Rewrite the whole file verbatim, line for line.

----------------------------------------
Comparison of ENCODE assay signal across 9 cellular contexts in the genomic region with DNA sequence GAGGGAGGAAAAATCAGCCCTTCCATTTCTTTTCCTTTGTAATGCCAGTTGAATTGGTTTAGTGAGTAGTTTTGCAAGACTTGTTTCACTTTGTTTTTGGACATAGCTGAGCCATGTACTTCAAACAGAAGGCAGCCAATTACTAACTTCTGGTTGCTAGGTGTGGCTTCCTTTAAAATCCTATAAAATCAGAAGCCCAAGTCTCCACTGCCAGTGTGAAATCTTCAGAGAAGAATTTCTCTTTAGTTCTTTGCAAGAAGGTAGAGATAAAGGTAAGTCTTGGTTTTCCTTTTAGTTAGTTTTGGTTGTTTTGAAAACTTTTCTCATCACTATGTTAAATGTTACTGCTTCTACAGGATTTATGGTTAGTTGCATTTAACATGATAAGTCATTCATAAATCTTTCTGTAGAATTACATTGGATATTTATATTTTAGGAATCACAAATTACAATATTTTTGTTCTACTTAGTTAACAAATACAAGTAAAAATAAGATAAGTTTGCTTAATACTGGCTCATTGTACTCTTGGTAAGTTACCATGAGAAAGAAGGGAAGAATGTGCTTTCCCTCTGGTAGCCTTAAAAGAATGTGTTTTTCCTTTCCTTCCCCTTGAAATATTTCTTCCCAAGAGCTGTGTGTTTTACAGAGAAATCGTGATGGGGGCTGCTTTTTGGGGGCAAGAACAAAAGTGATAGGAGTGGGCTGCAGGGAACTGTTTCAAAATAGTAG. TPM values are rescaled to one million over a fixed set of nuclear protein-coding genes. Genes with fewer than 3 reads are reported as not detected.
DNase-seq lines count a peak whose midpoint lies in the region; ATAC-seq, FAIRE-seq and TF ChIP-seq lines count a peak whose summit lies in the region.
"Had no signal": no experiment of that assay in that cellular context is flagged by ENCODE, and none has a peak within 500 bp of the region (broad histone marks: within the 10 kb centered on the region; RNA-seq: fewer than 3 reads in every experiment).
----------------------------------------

Comparison of ENCODE assay signal across 9 cellular contexts in the genomic region with DNA sequence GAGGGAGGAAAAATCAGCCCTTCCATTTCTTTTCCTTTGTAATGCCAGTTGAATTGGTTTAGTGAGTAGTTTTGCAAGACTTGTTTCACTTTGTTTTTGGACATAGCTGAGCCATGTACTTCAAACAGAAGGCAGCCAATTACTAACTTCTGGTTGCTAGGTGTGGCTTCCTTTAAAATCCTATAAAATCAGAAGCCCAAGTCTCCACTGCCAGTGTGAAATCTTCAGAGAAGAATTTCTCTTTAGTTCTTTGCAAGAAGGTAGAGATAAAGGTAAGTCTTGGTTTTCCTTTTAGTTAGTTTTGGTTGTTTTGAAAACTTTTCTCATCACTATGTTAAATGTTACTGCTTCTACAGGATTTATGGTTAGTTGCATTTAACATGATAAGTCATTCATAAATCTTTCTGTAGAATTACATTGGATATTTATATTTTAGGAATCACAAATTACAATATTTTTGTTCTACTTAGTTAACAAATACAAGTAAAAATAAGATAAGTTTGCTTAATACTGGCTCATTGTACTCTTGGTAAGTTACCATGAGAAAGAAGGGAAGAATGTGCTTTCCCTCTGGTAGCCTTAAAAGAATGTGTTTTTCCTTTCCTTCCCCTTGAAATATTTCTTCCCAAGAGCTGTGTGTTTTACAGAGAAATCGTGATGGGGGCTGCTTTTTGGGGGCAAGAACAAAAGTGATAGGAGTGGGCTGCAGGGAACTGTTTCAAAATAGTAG. TPM values are rescaled to one million over a fixed set of nuclear protein-coding genes. Genes with fewer than 3 reads are reported as not detected.
DNase-seq lines count a peak whose midpoint lies in the region; ATAC-seq, FAIRE-seq and TF ChIP-seq lines count a peak whose summit lies in the region.
"Had no signal": no experiment of that assay in that cellular context is flagged by ENCODE, and none has a peak within 500 bp of the region (broad histone marks: within the 10 kb centered on the region; RNA-seq: fewer than 3 reads in every experiment).